Buddhism by the Numbers

Numbered lists can help students remember teachings. Click 🅆 to read more in Wikipedia.

Four Noble Truths

The four central beliefs containing the essence of Buddhist teaching. 🅆

  1. There is suffering (dukkha)
  2. It is caused by clinging (taṇhā)
  3. There is an end to dukkha
  4. Is it the Noble Eightfold Path

Noble Eightfold Path

The Buddha’s practical instructions to reach the end of suffering. Grouped into three parts: ethical conduct (1, 2, 3), mental discipline (4, 5, 6), and wisdom (7, 8). 🅆

  1. Right understanding (samma ditthi)
  2. Right thought (samma sankappa)
  3. Right speech (samma vaca)
  4. Right action (samma kammanta)
  5. Right livelihood (samma ajiva)
  6. Right effort (samma vayama)
  7. Right mindfulness (samma sati)
  8. Right concentration (samma samadhi)

Five Precepts

The code of ethics or morality for Buddhists.

  1. to refrain from killing;
  2. to refrain from stealing;
  3. to refrain from lying;
  4. to refrain from improper sexual conduct;
  5. to refrain from consuming intoxicants.

Five Hinderances

Mental factors that hinder progress in meditation and life.

  1. Sensory desire (kāmacchanda)
  2. Ill-will (vyāpāda)
  3. Sloth-and-torpor (thīna-middha)
  4. Restlessness-and-worry (uddhacca-kukkucca)
  5. Doubt (vicikicchā)

Three Jewels

A.k.a. the Three Refuges or the Triple Gem; the three central Buddhist ideals or principals.

  1. the Buddha, the fully enlightened one
  2. the Dharma, the teachings expounded by the Buddha
  3. the Sangha, the monastic order of Buddhism that practice the Dharma

Four Divine Abodes

A.k.a. the brahmaviharas; four Buddhist virtues and the meditation practices that cultivate them.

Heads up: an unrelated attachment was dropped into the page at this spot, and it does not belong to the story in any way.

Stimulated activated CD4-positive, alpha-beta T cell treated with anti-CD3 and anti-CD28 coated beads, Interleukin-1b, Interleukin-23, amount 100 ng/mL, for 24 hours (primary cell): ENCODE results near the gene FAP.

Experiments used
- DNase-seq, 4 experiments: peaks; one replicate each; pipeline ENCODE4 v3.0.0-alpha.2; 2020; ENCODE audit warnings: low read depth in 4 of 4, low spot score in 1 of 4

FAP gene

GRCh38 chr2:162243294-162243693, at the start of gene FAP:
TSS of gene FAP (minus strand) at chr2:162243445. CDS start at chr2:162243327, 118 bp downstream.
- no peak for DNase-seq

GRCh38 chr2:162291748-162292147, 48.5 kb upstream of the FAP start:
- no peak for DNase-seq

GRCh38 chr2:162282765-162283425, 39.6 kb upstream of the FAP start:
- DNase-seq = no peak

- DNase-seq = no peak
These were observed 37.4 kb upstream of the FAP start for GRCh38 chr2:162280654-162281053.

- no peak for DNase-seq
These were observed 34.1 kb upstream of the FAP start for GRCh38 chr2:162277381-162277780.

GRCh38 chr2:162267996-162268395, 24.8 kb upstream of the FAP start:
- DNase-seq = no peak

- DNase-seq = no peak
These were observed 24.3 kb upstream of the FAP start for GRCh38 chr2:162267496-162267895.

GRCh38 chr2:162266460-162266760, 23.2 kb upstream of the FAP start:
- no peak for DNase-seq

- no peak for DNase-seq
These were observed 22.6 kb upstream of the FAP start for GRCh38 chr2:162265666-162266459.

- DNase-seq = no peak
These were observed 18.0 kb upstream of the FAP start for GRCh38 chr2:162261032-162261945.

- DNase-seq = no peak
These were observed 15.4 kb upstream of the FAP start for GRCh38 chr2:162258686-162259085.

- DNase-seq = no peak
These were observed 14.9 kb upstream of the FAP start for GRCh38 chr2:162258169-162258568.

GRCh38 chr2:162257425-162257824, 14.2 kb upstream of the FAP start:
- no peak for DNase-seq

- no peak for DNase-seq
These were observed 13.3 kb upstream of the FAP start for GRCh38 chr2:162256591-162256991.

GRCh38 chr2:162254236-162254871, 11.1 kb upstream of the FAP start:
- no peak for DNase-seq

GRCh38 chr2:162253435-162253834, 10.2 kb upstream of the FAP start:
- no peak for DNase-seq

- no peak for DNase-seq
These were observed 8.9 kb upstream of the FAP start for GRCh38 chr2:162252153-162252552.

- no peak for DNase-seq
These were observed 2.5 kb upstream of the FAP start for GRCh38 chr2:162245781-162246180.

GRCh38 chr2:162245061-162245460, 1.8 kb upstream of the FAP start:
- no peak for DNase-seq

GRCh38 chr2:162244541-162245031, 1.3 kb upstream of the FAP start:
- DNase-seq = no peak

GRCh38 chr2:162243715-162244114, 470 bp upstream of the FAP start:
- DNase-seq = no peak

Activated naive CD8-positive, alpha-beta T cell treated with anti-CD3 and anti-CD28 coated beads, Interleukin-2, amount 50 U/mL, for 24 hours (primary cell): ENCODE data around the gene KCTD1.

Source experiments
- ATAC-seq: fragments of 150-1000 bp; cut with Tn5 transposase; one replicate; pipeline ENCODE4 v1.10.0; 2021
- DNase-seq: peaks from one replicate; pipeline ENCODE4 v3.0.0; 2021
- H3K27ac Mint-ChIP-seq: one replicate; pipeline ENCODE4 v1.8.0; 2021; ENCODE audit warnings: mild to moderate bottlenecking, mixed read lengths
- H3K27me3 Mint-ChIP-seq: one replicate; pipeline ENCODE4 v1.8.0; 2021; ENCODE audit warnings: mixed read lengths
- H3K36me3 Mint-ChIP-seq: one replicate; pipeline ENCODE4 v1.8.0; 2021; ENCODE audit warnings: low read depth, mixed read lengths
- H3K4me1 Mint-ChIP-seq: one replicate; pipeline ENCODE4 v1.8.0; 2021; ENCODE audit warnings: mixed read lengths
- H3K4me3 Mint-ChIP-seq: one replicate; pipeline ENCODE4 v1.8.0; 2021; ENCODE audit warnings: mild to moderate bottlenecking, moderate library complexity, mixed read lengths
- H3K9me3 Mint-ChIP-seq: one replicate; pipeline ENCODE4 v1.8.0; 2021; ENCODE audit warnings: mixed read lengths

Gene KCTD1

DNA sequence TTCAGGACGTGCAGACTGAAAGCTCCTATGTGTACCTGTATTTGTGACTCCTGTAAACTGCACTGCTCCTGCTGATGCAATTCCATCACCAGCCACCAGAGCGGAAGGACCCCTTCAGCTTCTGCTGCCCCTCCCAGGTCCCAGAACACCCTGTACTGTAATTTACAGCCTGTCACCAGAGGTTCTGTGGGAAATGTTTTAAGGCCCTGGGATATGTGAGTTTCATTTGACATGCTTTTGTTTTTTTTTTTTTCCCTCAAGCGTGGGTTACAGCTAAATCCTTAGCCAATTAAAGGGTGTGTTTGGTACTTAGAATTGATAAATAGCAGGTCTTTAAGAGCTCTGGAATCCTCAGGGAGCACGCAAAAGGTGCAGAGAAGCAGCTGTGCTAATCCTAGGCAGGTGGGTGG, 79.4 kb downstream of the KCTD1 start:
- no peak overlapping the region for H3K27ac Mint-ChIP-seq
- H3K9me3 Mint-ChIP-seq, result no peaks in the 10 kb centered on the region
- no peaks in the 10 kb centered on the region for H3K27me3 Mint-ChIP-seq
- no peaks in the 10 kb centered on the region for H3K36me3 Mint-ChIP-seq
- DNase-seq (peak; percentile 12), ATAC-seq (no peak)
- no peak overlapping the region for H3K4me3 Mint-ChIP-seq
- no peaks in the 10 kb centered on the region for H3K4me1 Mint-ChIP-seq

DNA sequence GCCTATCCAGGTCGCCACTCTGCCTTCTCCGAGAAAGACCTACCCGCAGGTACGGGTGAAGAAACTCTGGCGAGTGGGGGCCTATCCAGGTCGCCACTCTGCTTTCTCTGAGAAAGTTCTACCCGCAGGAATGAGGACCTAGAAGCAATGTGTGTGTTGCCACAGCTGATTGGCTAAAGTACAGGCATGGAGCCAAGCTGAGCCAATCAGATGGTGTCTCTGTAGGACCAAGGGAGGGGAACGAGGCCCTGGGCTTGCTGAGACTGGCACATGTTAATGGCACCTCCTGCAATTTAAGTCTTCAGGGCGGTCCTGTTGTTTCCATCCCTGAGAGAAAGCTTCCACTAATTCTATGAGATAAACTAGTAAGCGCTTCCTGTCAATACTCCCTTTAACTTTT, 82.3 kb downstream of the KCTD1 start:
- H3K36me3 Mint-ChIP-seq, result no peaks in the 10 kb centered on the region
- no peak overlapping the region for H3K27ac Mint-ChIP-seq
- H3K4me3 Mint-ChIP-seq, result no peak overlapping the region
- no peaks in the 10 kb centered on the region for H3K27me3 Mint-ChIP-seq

1. loving-kindness or benevolence (metta)
  2. compassion (karuna)
  3. empathetic joy (mudita)
  4. equanimity (upekkha)

Three Poisons

The primary causes of karma, which leads to samsara (the cycle of rebirths).

  1. ignorance, delusion (moha)
  2. greed, sensual attachment (raga)
  3. aversion, ill will (dvesha)

Five Aggregates

The bodily and mental factors that help create craving and clinging.

  1. form (rupa) the body or any physical matter
  2. sensation (vedana) the pleasant, unpleasant or neutral sensory experience of an object
  3. discrimination (sanna) sensory and mental process that registers, recognizes and labels (a mountain, the color blue, tiredness)
  4. mental formations (saṅkhāra) Mental imprints and conditioning triggered by an object; any process that makes a person initiate action or act.
  5. consciousness (viññāṇa) Awareness of an object and discrimination of its components and aspects

Three Marks of Existence

A.k.a. the Three Seals; three characteristics of all existence and all beings.

  1. impermanence (annica)
  2. unsatisfactorynes or suffering (dukkha)
  3. non-self (anatta)

Three Pillars of Dhamma (dharma)

Or, Grounds for Making Merit.

  1. Generosity (dana)
  2. Moral restraint (sila)
  3. Meditation (bhavana) – consists of Concentration (samadhi) and Mindfulness (sati)

See also...